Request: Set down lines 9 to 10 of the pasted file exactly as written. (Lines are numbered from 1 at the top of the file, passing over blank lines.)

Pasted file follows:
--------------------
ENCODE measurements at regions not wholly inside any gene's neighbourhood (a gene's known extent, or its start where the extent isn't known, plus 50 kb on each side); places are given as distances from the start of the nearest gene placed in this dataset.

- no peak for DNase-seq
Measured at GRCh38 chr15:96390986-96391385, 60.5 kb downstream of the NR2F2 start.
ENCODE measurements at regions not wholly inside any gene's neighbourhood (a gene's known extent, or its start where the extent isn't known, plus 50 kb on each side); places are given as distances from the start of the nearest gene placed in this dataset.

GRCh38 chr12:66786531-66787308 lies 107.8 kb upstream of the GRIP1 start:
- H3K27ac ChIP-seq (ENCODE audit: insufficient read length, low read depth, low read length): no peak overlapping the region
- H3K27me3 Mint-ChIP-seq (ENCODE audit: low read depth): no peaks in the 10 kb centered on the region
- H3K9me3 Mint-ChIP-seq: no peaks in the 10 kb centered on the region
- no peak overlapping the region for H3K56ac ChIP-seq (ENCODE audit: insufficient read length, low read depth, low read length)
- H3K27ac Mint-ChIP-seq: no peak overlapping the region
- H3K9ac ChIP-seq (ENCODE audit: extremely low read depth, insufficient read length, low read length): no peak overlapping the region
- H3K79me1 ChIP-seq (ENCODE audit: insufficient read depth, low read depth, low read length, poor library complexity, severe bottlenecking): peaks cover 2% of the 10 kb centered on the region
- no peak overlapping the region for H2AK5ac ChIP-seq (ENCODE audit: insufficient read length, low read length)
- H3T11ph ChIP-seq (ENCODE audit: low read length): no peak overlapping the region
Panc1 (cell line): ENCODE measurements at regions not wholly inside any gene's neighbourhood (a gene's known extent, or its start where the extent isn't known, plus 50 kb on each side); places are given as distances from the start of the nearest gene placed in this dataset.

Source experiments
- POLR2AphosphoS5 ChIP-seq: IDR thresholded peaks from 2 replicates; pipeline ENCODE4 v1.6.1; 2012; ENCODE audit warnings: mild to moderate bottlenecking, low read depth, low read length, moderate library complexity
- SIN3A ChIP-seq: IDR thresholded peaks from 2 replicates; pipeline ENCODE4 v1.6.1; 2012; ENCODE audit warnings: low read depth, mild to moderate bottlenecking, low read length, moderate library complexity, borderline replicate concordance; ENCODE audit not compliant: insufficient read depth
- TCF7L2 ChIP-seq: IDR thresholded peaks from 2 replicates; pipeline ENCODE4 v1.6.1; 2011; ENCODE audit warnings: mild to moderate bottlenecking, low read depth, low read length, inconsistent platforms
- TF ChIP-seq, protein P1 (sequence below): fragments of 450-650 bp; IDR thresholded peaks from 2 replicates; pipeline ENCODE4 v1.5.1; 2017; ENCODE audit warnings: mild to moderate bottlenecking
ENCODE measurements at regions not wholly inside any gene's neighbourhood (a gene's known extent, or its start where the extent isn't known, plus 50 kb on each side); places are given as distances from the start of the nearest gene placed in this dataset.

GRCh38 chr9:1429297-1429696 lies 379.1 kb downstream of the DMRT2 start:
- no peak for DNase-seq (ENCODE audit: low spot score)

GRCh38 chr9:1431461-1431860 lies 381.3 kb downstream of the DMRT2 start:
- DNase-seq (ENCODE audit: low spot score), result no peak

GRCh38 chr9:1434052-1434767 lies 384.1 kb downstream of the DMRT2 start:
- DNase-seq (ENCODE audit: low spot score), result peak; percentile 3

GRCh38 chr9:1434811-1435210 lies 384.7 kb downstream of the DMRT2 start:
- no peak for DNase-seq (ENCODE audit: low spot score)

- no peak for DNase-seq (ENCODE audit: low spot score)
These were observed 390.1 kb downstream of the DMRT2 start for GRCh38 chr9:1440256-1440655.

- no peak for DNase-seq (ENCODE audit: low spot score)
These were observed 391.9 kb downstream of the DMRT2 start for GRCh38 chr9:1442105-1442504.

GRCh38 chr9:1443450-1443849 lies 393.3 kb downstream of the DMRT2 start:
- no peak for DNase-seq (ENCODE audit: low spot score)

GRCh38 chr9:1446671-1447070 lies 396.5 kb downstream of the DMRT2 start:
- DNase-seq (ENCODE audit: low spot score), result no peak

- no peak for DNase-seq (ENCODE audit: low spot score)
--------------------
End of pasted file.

- no peak overlapping the region for H3K56ac ChIP-seq (ENCODE audit: insufficient read length, low read depth, low read length)
- H3K27ac Mint-ChIP-seq: no peak overlapping the region